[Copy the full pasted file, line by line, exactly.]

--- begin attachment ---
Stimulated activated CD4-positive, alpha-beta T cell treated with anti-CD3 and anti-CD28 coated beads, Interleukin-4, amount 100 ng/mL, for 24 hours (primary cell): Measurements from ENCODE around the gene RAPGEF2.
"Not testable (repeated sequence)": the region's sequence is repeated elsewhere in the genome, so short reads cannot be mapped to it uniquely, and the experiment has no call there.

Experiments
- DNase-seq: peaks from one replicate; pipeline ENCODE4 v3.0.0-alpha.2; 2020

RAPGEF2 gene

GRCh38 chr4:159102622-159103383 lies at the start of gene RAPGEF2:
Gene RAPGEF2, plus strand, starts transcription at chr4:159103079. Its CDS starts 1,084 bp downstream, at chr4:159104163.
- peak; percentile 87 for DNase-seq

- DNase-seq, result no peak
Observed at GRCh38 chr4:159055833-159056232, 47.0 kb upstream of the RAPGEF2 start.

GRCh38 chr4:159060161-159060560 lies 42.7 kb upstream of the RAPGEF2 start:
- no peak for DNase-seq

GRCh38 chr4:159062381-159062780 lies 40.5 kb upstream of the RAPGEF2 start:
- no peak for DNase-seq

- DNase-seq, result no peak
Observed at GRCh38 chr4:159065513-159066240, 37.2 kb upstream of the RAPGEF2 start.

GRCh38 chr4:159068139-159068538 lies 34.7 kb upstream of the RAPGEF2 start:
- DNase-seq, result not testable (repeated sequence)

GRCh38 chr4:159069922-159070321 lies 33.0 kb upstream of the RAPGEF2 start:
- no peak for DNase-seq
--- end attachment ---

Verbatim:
Stimulated activated CD4-positive, alpha-beta T cell treated with anti-CD3 and anti-CD28 coated beads, Interleukin-4, amount 100 ng/mL, for 24 hours (primary cell): Measurements from ENCODE around the gene RAPGEF2.
"Not testable (repeated sequence)": the region's sequence is repeated elsewhere in the genome, so short reads cannot be mapped to it uniquely, and the experiment has no call there.

Experiments
- DNase-seq: peaks from one replicate; pipeline ENCODE4 v3.0.0-alpha.2; 2020

RAPGEF2 gene

GRCh38 chr4:159102622-159103383 lies at the start of gene RAPGEF2:
Gene RAPGEF2, plus strand, starts transcription at chr4:159103079. Its CDS starts 1,084 bp downstream, at chr4:159104163.
- peak; percentile 87 for DNase-seq

- DNase-seq, result no peak
Observed at GRCh38 chr4:159055833-159056232, 47.0 kb upstream of the RAPGEF2 start.

GRCh38 chr4:159060161-159060560 lies 42.7 kb upstream of the RAPGEF2 start:
- no peak for DNase-seq

GRCh38 chr4:159062381-159062780 lies 40.5 kb upstream of the RAPGEF2 start:
- no peak for DNase-seq

- DNase-seq, result no peak
Observed at GRCh38 chr4:159065513-159066240, 37.2 kb upstream of the RAPGEF2 start.

GRCh38 chr4:159068139-159068538 lies 34.7 kb upstream of the RAPGEF2 start:
- DNase-seq, result not testable (repeated sequence)

GRCh38 chr4:159069922-159070321 lies 33.0 kb upstream of the RAPGEF2 start:
- no peak for DNase-seq